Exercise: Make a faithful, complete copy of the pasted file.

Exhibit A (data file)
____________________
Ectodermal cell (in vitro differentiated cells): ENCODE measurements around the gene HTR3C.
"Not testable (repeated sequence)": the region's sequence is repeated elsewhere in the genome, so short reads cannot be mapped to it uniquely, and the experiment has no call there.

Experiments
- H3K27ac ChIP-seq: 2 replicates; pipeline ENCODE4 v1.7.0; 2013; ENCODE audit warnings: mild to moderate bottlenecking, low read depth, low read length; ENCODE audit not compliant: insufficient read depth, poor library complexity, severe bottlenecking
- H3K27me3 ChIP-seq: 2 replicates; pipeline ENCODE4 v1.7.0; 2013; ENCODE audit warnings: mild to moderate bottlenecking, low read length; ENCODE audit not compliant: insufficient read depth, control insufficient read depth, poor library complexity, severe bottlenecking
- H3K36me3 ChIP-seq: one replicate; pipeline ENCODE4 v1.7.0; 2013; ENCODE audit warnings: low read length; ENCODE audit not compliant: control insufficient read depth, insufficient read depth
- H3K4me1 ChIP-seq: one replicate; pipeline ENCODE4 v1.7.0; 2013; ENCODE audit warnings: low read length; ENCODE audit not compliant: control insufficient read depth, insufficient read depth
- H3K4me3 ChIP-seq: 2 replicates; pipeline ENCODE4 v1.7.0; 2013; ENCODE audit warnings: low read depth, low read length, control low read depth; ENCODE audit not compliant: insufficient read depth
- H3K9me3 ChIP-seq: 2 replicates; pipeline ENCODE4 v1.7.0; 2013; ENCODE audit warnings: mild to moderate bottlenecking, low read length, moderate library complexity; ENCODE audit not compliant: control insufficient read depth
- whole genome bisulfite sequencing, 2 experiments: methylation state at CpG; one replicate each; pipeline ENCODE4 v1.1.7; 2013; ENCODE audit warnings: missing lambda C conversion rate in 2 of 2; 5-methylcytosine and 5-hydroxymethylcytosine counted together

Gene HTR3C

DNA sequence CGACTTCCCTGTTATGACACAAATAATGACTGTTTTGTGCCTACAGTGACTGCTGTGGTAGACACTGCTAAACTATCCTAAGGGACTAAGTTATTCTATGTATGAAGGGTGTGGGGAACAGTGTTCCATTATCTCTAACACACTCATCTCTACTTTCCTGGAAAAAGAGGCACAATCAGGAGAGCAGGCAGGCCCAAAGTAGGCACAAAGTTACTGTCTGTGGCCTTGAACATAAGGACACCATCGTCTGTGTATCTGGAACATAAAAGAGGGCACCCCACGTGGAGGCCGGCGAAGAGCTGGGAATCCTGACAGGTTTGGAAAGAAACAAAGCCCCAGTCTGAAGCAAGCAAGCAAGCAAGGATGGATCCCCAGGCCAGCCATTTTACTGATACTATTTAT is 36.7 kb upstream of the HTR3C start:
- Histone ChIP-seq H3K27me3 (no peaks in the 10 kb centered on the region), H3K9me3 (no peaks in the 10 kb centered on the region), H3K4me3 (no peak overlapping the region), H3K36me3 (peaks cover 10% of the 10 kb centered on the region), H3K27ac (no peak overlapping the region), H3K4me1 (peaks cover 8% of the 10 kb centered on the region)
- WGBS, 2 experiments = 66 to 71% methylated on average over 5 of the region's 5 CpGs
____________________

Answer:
Ectodermal cell (in vitro differentiated cells): ENCODE measurements around the gene HTR3C.
"Not testable (repeated sequence)": the region's sequence is repeated elsewhere in the genome, so short reads cannot be mapped to it uniquely, and the experiment has no call there.

Experiments
- H3K27ac ChIP-seq: 2 replicates; pipeline ENCODE4 v1.7.0; 2013; ENCODE audit warnings: mild to moderate bottlenecking, low read depth, low read length; ENCODE audit not compliant: insufficient read depth, poor library complexity, severe bottlenecking
- H3K27me3 ChIP-seq: 2 replicates; pipeline ENCODE4 v1.7.0; 2013; ENCODE audit warnings: mild to moderate bottlenecking, low read length; ENCODE audit not compliant: insufficient read depth, control insufficient read depth, poor library complexity, severe bottlenecking
- H3K36me3 ChIP-seq: one replicate; pipeline ENCODE4 v1.7.0; 2013; ENCODE audit warnings: low read length; ENCODE audit not compliant: control insufficient read depth, insufficient read depth
- H3K4me1 ChIP-seq: one replicate; pipeline ENCODE4 v1.7.0; 2013; ENCODE audit warnings: low read length; ENCODE audit not compliant: control insufficient read depth, insufficient read depth
- H3K4me3 ChIP-seq: 2 replicates; pipeline ENCODE4 v1.7.0; 2013; ENCODE audit warnings: low read depth, low read length, control low read depth; ENCODE audit not compliant: insufficient read depth
- H3K9me3 ChIP-seq: 2 replicates; pipeline ENCODE4 v1.7.0; 2013; ENCODE audit warnings: mild to moderate bottlenecking, low read length, moderate library complexity; ENCODE audit not compliant: control insufficient read depth
- whole genome bisulfite sequencing, 2 experiments: methylation state at CpG; one replicate each; pipeline ENCODE4 v1.1.7; 2013; ENCODE audit warnings: missing lambda C conversion rate in 2 of 2; 5-methylcytosine and 5-hydroxymethylcytosine counted together

Gene HTR3C

DNA sequence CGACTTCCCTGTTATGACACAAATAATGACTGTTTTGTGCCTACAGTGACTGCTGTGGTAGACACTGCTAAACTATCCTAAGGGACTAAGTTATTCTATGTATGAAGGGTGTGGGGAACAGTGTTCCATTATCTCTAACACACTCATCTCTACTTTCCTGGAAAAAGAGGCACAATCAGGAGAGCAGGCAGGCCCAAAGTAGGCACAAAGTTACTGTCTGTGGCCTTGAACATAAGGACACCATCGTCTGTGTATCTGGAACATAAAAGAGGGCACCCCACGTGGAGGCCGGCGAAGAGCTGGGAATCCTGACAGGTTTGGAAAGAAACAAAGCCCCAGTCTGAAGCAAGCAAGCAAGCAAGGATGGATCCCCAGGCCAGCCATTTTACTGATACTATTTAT is 36.7 kb upstream of the HTR3C start:
- Histone ChIP-seq H3K27me3 (no peaks in the 10 kb centered on the region), H3K9me3 (no peaks in the 10 kb centered on the region), H3K4me3 (no peak overlapping the region), H3K36me3 (peaks cover 10% of the 10 kb centered on the region), H3K27ac (no peak overlapping the region), H3K4me1 (peaks cover 8% of the 10 kb centered on the region)
- WGBS, 2 experiments = 66 to 71% methylated on average over 5 of the region's 5 CpGs